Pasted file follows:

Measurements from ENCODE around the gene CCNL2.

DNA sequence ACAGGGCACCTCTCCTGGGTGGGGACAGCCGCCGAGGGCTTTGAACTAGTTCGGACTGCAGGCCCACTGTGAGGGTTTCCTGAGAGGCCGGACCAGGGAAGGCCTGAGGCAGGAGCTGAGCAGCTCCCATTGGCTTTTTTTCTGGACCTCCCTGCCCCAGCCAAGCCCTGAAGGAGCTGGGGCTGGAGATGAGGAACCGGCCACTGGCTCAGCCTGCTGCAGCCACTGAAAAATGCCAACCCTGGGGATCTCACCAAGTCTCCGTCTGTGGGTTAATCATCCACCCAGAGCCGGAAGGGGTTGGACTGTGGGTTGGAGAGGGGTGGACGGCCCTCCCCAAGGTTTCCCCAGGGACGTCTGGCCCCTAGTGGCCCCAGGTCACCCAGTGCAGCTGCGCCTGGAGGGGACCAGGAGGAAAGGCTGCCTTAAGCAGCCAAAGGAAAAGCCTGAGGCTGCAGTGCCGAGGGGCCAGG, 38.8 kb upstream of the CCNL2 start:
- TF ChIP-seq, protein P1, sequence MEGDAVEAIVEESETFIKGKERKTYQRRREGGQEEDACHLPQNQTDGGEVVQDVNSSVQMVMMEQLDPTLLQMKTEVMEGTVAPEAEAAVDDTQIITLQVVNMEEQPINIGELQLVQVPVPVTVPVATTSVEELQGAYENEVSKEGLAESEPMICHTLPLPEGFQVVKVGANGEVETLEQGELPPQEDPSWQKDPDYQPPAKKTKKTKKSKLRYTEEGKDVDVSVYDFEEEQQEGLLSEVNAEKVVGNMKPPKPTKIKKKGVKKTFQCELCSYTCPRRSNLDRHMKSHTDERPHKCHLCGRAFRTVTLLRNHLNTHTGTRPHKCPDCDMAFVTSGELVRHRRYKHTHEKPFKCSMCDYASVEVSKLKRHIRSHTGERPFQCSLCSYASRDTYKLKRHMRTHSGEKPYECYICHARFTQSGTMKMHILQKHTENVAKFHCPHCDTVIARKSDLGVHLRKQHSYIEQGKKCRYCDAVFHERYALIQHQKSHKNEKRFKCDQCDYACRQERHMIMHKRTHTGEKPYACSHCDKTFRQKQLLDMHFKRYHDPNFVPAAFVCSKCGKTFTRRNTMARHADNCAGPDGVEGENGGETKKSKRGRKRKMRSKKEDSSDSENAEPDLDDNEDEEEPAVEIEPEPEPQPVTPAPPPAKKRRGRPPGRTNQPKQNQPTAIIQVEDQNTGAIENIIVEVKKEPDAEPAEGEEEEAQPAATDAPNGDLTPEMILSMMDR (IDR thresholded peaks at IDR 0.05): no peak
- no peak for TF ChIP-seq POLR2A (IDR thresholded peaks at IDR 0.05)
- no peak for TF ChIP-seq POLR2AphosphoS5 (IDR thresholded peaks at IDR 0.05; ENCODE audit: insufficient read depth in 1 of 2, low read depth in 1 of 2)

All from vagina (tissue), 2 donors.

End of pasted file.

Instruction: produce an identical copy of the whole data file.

Measurements from ENCODE around the gene CCNL2.

DNA sequence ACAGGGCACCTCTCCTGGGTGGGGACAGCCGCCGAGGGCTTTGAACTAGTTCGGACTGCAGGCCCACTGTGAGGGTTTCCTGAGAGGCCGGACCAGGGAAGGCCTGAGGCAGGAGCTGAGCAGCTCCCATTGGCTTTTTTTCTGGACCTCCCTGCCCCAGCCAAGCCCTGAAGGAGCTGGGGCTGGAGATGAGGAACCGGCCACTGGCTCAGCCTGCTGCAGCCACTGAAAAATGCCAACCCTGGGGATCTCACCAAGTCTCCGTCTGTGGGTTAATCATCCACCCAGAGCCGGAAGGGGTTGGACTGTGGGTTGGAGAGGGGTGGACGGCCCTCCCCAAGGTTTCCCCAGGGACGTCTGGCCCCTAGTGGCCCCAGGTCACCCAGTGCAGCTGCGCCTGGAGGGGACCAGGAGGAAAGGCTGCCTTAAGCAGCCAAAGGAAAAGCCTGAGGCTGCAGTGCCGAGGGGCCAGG, 38.8 kb upstream of the CCNL2 start:
- TF ChIP-seq, protein P1, sequence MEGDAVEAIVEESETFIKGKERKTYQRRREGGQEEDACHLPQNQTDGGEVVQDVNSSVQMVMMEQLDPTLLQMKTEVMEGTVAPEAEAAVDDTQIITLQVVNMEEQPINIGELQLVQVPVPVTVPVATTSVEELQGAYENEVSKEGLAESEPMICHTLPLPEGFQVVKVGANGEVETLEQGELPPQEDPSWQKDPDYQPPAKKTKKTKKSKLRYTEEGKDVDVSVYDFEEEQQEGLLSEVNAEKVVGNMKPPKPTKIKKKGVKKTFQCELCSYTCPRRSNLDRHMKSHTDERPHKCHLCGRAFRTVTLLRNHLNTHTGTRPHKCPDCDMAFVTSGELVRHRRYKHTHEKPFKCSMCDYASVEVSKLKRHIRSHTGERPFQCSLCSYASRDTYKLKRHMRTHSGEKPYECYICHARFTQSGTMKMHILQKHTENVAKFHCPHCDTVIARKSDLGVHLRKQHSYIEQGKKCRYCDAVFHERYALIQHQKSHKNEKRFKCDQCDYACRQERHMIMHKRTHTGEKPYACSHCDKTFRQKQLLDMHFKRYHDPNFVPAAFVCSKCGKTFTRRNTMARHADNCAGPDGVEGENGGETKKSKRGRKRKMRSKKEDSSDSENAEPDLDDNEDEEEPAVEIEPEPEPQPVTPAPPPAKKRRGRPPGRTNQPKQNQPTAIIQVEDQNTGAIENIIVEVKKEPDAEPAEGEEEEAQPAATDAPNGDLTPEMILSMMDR (IDR thresholded peaks at IDR 0.05): no peak
- no peak for TF ChIP-seq POLR2A (IDR thresholded peaks at IDR 0.05)
- no peak for TF ChIP-seq POLR2AphosphoS5 (IDR thresholded peaks at IDR 0.05; ENCODE audit: insufficient read depth in 1 of 2, low read depth in 1 of 2)

All from vagina (tissue), 2 donors.